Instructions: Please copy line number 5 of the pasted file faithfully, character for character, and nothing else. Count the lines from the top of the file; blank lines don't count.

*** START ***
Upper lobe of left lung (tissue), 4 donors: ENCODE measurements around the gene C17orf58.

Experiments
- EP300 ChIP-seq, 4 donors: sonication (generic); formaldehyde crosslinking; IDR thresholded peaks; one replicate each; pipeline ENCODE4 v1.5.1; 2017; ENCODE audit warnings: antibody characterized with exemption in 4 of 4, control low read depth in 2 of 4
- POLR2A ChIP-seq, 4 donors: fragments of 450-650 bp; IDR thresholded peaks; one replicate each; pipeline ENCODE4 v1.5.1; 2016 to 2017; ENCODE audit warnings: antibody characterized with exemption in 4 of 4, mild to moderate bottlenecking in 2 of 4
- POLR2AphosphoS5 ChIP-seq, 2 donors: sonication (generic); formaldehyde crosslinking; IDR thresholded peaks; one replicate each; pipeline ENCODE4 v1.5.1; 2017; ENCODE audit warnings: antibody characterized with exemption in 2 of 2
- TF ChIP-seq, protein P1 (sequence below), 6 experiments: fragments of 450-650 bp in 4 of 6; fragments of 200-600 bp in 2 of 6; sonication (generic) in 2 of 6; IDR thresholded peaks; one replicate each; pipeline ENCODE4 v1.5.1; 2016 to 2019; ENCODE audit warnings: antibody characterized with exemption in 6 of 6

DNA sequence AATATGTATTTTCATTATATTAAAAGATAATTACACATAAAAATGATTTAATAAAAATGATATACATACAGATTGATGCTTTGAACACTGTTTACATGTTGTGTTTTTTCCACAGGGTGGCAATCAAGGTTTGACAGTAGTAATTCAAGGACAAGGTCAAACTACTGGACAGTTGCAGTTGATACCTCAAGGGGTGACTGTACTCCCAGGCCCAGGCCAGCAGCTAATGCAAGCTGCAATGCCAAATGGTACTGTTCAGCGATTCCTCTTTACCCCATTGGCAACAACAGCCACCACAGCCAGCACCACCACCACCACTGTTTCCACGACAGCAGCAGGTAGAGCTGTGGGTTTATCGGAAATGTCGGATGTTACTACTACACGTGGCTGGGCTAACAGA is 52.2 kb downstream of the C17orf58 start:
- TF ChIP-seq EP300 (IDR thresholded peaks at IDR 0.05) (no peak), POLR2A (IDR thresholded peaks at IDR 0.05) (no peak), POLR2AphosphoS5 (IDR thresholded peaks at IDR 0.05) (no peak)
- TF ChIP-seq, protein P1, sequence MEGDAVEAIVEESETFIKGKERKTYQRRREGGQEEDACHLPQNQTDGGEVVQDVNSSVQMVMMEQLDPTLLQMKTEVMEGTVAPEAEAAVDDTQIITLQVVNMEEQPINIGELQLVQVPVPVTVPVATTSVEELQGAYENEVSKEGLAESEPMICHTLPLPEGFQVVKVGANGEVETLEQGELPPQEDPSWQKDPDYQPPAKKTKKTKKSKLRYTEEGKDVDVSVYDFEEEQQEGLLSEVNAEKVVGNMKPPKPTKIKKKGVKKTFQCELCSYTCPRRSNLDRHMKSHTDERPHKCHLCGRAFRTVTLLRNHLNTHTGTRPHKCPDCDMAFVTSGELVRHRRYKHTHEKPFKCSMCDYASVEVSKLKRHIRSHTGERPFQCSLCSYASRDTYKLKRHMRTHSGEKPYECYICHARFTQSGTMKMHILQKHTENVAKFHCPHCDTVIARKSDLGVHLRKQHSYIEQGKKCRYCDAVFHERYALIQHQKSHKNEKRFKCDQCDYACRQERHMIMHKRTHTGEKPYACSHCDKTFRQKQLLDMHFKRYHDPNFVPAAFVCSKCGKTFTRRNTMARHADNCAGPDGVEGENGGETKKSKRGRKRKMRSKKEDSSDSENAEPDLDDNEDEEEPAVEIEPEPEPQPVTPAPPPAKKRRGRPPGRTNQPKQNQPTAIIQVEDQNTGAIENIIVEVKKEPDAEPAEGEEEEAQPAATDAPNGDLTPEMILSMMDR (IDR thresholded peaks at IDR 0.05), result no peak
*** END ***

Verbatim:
- POLR2AphosphoS5 ChIP-seq, 2 donors: sonication (generic); formaldehyde crosslinking; IDR thresholded peaks; one replicate each; pipeline ENCODE4 v1.5.1; 2017; ENCODE audit warnings: antibody characterized with exemption in 2 of 2